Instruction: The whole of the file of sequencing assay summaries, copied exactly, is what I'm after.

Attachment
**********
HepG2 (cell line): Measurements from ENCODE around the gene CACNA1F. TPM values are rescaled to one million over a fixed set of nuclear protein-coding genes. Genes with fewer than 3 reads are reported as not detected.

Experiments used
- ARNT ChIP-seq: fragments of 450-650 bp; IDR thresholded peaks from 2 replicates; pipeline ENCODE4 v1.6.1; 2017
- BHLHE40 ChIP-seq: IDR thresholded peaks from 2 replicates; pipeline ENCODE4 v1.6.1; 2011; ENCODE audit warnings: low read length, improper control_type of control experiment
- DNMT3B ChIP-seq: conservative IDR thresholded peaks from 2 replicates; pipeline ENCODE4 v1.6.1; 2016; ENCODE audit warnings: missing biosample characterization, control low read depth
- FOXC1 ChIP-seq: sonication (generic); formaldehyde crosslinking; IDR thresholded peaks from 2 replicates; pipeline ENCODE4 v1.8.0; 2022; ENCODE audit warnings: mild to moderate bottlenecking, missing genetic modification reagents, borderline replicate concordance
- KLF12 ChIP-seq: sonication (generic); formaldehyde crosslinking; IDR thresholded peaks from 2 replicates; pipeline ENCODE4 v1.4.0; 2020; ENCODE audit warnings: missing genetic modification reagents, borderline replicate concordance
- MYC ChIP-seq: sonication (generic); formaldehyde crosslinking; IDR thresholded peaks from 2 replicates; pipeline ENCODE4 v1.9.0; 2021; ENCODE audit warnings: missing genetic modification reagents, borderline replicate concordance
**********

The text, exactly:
HepG2 (cell line): Measurements from ENCODE around the gene CACNA1F. TPM values are rescaled to one million over a fixed set of nuclear protein-coding genes. Genes with fewer than 3 reads are reported as not detected.

Experiments used
- ARNT ChIP-seq: fragments of 450-650 bp; IDR thresholded peaks from 2 replicates; pipeline ENCODE4 v1.6.1; 2017
- BHLHE40 ChIP-seq: IDR thresholded peaks from 2 replicates; pipeline ENCODE4 v1.6.1; 2011; ENCODE audit warnings: low read length, improper control_type of control experiment
- DNMT3B ChIP-seq: conservative IDR thresholded peaks from 2 replicates; pipeline ENCODE4 v1.6.1; 2016; ENCODE audit warnings: missing biosample characterization, control low read depth
- FOXC1 ChIP-seq: sonication (generic); formaldehyde crosslinking; IDR thresholded peaks from 2 replicates; pipeline ENCODE4 v1.8.0; 2022; ENCODE audit warnings: mild to moderate bottlenecking, missing genetic modification reagents, borderline replicate concordance
- KLF12 ChIP-seq: sonication (generic); formaldehyde crosslinking; IDR thresholded peaks from 2 replicates; pipeline ENCODE4 v1.4.0; 2020; ENCODE audit warnings: missing genetic modification reagents, borderline replicate concordance
- MYC ChIP-seq: sonication (generic); formaldehyde crosslinking; IDR thresholded peaks from 2 replicates; pipeline ENCODE4 v1.9.0; 2021; ENCODE audit warnings: missing genetic modification reagents, borderline replicate concordance